If Poets Had Conquered America (w/. Martin Ott)

The voyage would have started with meted
rigging, papyrus sails, iambic rowers,

two dozen arms beating hexameter couplets
past Skyllas, krakens, their parents’ distaste

for “the airy trade.” They would have landed
on shores expanding freely with verse, each

tongue a new state, newly forgotten zeppelins
tethered to clouds. The first winter would be

the easiest, inaugurated by an impromptu salon,
voices teeming with game and fresh rhymes,

all tribes’ verbal missiles striking dear hearts
cleanly in the back of a log-beamed cafe.

That was before the seven-year cycle
of cicadas, poison berries, wolf howls,

before they mistrusted freedom, sought
out Petrarchan sonnets. Factions grew

into factories, formalists on the workshop
line grinding out sestinas in sausage casings.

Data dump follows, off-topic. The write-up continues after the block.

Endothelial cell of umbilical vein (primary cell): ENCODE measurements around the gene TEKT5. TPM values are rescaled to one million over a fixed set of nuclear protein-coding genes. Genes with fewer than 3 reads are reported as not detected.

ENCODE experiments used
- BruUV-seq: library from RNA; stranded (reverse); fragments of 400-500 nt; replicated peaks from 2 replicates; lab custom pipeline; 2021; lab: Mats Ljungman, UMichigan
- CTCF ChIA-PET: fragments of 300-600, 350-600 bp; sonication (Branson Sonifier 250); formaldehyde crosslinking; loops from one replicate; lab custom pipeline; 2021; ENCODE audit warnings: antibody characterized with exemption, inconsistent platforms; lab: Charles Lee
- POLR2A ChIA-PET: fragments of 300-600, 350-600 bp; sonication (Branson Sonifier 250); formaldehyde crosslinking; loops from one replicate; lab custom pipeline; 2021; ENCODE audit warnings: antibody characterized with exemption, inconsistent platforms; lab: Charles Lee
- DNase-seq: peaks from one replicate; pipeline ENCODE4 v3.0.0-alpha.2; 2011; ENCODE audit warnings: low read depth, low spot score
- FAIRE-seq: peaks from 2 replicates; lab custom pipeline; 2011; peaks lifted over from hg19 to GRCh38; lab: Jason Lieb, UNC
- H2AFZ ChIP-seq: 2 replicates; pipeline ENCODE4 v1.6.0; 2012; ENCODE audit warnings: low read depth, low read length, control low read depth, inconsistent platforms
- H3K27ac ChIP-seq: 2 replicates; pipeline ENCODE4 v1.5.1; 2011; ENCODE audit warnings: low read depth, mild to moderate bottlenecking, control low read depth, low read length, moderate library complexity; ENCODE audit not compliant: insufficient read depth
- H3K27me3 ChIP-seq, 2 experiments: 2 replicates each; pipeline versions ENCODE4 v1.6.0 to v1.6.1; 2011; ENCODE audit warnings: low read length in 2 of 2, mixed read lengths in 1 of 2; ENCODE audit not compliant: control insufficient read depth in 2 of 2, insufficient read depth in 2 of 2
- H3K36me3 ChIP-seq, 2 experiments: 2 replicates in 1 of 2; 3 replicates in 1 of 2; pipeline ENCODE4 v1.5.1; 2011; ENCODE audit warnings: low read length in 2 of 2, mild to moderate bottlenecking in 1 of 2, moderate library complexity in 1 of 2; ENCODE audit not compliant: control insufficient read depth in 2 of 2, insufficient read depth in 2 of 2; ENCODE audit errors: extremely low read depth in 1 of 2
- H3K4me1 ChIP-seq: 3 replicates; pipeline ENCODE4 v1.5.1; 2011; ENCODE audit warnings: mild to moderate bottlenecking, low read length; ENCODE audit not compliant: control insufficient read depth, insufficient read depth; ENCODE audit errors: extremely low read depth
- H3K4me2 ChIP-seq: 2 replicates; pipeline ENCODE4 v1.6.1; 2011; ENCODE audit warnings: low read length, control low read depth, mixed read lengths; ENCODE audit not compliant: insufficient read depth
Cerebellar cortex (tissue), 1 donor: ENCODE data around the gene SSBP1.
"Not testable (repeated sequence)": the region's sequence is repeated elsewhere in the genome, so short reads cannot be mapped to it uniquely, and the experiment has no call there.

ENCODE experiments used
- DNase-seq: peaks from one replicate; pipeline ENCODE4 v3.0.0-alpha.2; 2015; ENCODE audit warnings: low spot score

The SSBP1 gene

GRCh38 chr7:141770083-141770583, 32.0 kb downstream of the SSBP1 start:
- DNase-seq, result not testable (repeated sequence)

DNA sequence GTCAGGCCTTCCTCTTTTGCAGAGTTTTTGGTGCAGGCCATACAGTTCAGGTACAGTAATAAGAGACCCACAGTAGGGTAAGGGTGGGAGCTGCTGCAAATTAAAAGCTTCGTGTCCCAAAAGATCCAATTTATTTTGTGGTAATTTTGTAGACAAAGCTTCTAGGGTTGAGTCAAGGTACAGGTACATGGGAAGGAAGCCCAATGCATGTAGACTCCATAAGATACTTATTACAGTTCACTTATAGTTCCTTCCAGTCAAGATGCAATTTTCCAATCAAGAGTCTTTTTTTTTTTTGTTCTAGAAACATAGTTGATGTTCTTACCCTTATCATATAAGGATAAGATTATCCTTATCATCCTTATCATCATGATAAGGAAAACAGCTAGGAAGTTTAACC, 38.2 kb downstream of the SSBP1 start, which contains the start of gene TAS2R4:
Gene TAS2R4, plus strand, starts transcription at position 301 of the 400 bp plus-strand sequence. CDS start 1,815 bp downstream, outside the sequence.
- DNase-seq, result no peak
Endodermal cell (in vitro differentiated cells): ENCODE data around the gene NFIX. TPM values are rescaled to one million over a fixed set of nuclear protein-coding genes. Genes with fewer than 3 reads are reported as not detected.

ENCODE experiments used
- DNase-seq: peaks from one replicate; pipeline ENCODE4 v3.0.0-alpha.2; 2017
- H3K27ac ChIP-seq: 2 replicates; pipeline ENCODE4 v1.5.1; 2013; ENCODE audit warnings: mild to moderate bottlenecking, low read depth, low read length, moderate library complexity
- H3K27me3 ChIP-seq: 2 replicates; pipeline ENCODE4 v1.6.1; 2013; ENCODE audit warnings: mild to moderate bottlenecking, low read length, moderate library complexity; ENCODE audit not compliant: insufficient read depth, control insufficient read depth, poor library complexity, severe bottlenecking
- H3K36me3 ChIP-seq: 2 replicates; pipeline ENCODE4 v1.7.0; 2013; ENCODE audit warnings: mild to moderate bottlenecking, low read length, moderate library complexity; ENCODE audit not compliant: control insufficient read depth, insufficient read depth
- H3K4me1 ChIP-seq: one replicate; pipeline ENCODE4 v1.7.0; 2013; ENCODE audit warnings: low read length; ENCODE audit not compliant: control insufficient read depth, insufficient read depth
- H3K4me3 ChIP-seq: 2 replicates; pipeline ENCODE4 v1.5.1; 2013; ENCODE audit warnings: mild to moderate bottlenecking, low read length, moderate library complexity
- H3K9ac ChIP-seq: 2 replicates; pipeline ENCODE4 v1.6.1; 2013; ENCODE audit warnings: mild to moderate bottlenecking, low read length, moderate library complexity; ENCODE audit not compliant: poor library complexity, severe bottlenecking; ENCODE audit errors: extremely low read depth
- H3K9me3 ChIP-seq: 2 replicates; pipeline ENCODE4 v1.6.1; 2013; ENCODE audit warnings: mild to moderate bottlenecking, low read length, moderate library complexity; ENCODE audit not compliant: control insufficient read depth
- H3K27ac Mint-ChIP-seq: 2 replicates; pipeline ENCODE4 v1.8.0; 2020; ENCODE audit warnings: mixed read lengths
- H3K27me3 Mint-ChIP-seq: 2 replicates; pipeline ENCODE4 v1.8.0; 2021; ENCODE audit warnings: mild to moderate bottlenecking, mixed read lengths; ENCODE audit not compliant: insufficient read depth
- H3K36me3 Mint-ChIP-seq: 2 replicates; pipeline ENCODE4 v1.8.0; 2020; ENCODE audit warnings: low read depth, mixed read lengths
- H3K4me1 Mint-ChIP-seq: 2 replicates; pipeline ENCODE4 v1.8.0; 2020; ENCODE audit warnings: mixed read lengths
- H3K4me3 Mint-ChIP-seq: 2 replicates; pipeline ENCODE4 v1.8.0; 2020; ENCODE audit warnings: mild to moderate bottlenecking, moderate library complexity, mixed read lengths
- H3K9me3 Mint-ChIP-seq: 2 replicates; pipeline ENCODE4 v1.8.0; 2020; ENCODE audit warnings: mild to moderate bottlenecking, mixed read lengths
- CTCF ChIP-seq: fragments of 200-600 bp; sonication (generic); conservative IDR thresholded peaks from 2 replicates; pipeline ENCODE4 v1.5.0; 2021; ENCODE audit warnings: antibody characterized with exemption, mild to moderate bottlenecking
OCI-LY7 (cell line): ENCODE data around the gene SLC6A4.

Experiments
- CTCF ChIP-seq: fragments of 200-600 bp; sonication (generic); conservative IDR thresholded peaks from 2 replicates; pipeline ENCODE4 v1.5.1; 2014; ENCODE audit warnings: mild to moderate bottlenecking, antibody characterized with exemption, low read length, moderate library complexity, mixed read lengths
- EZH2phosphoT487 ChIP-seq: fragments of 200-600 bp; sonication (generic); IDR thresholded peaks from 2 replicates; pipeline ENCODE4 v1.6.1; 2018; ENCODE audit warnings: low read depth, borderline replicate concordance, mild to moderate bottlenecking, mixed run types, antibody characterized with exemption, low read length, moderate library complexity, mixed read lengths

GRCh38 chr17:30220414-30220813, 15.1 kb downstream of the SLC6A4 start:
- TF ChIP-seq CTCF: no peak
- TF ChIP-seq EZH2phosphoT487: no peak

Others fled ivory forts, running woodsward,
darning leatherstocking Language in camps.

A second generation of bards and lyricists
emerged via Atlantean tubes and purgatorial

paths, erecting concrete poems into freeway
obelisks and tame topiary dragons. Aiming

up and out, astropoeticists scanned the ether,
recasting each constellation as a sudoku haiku.

They powered their nation with chant-propelled
windmills and learned that words were a force

that could bring buds bursting forth or fill
rockets with Beowulf, Inferno, annihilation.

Every syllable a crossroads, they sang forth
a national anthem Mahabharatan in scale,

a stanza per citizen, a continent in constant
renewal, something to write home about.